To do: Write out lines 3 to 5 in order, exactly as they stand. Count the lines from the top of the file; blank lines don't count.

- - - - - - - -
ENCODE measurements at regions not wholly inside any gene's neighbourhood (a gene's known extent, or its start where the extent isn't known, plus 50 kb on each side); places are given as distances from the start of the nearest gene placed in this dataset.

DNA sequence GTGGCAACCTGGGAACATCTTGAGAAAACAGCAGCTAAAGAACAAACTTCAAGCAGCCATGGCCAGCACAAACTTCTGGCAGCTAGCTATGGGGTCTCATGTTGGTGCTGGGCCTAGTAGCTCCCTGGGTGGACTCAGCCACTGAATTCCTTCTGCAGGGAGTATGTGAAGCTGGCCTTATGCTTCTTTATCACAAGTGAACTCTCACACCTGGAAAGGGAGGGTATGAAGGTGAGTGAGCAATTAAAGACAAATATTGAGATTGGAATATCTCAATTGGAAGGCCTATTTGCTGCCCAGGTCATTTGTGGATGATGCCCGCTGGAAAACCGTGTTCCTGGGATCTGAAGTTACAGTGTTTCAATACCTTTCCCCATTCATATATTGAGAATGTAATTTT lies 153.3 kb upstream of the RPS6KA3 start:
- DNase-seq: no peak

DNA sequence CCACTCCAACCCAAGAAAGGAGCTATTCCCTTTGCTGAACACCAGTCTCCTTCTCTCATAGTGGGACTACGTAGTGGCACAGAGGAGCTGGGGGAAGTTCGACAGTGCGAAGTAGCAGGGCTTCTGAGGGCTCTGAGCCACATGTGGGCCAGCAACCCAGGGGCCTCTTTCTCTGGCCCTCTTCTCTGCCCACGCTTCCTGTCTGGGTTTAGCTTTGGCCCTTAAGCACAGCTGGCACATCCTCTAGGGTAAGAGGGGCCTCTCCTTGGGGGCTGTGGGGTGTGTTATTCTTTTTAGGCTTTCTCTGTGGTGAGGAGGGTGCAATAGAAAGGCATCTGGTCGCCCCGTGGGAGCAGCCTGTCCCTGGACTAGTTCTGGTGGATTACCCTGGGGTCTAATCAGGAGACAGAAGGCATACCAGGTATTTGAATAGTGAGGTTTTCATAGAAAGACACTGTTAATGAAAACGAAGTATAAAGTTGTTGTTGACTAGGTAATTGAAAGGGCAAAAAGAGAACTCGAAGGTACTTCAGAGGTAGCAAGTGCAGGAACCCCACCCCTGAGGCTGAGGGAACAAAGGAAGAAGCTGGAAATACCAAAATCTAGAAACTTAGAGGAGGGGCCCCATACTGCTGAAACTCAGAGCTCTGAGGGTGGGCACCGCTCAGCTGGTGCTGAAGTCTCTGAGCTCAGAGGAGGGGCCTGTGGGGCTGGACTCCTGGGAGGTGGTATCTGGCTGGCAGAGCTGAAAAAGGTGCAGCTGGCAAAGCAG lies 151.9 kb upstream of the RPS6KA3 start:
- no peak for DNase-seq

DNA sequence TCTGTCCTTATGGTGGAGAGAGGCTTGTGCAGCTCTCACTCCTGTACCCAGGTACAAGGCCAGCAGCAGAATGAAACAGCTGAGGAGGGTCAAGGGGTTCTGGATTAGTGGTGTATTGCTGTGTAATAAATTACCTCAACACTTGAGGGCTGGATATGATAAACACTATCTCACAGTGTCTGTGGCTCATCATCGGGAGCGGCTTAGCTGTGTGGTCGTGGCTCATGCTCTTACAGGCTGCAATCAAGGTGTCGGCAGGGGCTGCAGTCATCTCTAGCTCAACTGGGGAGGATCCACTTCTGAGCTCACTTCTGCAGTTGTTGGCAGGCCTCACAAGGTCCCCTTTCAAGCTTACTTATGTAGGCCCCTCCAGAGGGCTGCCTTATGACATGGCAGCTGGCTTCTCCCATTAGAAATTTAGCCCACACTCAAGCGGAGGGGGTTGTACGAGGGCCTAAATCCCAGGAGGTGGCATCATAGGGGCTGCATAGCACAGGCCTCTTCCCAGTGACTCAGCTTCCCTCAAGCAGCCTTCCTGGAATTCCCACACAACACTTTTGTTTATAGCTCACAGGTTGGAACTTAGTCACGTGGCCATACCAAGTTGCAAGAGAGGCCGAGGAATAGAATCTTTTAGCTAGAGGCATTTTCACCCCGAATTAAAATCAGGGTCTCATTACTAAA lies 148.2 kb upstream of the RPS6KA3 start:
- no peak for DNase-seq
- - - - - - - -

- DNase-seq: no peak

DNA sequence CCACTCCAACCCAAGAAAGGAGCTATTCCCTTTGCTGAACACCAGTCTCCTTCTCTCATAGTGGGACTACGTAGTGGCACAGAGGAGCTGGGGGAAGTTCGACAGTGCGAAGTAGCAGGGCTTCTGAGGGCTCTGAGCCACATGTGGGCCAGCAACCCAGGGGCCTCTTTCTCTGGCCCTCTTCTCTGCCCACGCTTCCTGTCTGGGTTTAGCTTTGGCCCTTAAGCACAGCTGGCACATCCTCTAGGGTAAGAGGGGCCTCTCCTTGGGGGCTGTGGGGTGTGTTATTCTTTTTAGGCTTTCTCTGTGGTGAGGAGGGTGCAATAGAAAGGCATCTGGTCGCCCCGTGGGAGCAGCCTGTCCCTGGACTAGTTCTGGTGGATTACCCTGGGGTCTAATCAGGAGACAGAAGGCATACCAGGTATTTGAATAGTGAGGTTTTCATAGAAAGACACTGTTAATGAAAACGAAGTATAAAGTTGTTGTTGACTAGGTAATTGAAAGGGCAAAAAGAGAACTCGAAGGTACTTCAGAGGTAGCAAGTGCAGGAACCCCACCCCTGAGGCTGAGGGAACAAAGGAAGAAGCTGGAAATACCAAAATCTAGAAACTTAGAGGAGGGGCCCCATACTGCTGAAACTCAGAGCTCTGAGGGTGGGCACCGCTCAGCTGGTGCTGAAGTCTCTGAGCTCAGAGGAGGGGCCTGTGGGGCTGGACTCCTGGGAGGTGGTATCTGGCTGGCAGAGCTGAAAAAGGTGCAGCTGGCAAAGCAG lies 151.9 kb upstream of the RPS6KA3 start:
- no peak for DNase-seq